For drivers, stay alert and slow down.  Eliminate any distractions inside your car so you can concentrate on the road and your surroundings. It is against the law to text or hold your phone while driving. Looking away from the roadway for just two seconds doubles the chance of being involved in a crash. Scan between parked cars and other objects along the roadway for children and pedestrians. Take extra time when making a right turn on red, so you can be on the lookout for walkers and bicyclists.

For pedestrians, cross the street at corners, use traffic signals and crosswalks, and look left, right and left again before crossing.

If traveling by bike, obey the rules of the road and wear a helmet. Not only is it the smart thing to do, it’s the law in Maryland.

For more information, visit MCDOT's pedestrian and bicycle websites. For a video of this message, visit our blog.

Tuesday, October 1, 2013

County Council Pedestrian Safety Program Update Highlights Improvements to Pedestrian Safety

On September 24, 2013, Montgomery County’s Department of Transportation presented to the County Council updates from the successful Pedestrian and Bicycle Safety Programs. The programs use data-driven approaches to increase bicycle and pedestrian safety throughout the county.
The Bicycle Safety Program completed evaluations of BikeShare routes, the most recent addition to the county’s extensive transportation network, to address challenges the county’s existing roadways pose for bikers. After thorough analysis of potential bike routes, many bicycle  engineering improvements were made to both on-road and off-road facilities across the county.
The Pedestrian Safety Initiative, introduced in December 2007, coordinates engineering, education and enforcement efforts to change pedestrian and driver behavior. The program uses a data-driven approach to target efforts in areas with the highest rates of pedestrian collisions, also known as High Incidence Areas (HIAs). Engineering efforts in HIAs include: sidewalk improvement, intersection and signal reconstruction, pedestrian refuge construction, street lighting, and curb markings.  Since beginning program implementation in 2009, pedestrian collisions in these HIAs have decreased by 43%.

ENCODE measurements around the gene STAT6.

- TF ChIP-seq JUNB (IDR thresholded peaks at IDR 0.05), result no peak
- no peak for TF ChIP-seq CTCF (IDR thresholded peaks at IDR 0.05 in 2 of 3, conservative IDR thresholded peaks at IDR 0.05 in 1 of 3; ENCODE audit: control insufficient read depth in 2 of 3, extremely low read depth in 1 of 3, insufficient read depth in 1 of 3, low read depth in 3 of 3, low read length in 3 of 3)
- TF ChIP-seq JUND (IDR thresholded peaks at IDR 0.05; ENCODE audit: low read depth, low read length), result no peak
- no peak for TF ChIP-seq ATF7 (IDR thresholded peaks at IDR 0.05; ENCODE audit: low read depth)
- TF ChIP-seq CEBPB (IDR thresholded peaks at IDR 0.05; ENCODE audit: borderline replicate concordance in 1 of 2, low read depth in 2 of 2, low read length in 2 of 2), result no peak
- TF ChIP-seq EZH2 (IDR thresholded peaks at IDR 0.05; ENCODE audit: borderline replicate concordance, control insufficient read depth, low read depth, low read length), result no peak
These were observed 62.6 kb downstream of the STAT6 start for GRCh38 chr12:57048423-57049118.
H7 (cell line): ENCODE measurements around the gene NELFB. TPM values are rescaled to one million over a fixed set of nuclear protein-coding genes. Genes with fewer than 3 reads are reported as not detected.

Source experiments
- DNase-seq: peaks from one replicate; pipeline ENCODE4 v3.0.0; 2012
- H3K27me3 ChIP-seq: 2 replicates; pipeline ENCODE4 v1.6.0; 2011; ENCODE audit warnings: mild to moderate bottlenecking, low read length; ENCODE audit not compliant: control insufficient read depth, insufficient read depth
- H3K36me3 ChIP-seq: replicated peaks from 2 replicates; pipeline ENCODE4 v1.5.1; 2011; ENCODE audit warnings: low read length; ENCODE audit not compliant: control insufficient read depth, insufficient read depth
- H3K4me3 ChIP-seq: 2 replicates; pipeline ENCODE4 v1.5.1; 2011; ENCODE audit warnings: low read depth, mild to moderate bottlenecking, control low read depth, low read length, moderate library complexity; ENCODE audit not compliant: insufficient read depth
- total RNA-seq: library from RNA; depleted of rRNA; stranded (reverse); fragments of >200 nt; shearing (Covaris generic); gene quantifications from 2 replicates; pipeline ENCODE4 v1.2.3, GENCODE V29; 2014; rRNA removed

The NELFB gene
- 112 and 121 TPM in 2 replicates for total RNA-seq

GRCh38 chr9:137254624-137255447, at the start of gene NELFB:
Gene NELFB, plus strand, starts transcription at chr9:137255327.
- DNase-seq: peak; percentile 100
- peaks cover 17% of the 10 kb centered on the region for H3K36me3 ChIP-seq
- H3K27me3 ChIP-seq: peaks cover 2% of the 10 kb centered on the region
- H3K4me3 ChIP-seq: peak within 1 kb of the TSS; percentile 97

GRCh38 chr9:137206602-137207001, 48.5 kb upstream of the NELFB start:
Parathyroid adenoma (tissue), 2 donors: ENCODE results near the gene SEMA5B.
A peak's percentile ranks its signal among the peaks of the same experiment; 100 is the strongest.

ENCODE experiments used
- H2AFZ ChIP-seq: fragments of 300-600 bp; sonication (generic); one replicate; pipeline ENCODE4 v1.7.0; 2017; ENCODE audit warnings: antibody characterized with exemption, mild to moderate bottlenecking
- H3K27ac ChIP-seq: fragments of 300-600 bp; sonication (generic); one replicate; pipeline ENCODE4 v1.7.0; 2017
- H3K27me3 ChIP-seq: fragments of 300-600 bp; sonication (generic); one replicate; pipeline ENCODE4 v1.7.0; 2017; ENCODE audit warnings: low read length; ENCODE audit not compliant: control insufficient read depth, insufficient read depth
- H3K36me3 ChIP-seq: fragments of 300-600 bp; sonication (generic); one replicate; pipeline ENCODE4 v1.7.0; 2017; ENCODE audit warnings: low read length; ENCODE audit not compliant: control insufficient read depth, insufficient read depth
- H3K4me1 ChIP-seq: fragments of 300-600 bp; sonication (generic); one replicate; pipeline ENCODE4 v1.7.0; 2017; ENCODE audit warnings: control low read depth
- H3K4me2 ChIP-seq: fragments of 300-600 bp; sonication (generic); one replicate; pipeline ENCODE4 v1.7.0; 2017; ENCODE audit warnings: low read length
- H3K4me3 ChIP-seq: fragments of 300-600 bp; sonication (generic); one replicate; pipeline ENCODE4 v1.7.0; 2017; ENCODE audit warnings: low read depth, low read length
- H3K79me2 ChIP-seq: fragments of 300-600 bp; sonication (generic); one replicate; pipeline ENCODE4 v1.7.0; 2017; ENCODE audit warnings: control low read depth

Traffic calming, another major part of the Pedestrian Safety Initiative, has reduced collision rates by 50% by reducing speeds to posted speed limits.
The Safe Routes to School program conducted comprehensive school zone traffic safety assessments in over 160 schools and subsequently implemented engineering, education and enforcement actions. Since 2009, there has been a 79% reduction in the number of pedestrian collisions within a ¼ mile radius of these schools.
Following the data-driven methodology, education efforts have been modified to reflect recent data trends. From 2010 to 2012, there have been 172 pedestrian collisions within ½ mile of Montgomery County’s High Schools, of which 30 involved 13-18 year olds. This fall, the county is launching a High School Pedestrian Safety Education Campaign, which analyzes crash data to target and work directly with high schools’ administration and staff.
In 2012, there was a 39% increase in the number of pedestrian collisions in parking lots and garages; representing 30% of all the county’s pedestrian collisions. The county has launched the Parking Lot Pedestrian Safety Education Campaign, which works directly with the private property owners and managers operating parking lots to raise public awareness of the need exercise caution and to keep “Heads Up” in Parking Lots. 
Enforcement efforts, led by the Montgomery County Police Department, have given out 600 warnings and 1,600 citations in HIAs to drivers and pedestrians, while over 80 warnings and 400 citations have been given out through crosswalk sting operations. Recent results in the enforcement efforts show increased court support for citations, media’s expanded role in raising awareness, citations being more effective over warnings, and residents being active in participating in pre-enforcement education activities. Since 2011, when expanded enforcement efforts began, there has been an increase in drivers found at fault in pedestrian collisions and a decrease in pedestrians found at fault: drivers are found at fault in 59% of reported pedestrian collisions.

As serious pedestrian collisions have continued to decrease where actions have been targeted, the County continues to focus on improving safe bicycle access on county roads, and coordinating enforcement, education and engineering efforts to improve pedestrian safety. Also, the county continues to cooperate and coordinate their efforts with the Pedestrian, Bicycle and Traffic Safety Advisory Committee. 
To view the presentation, click below: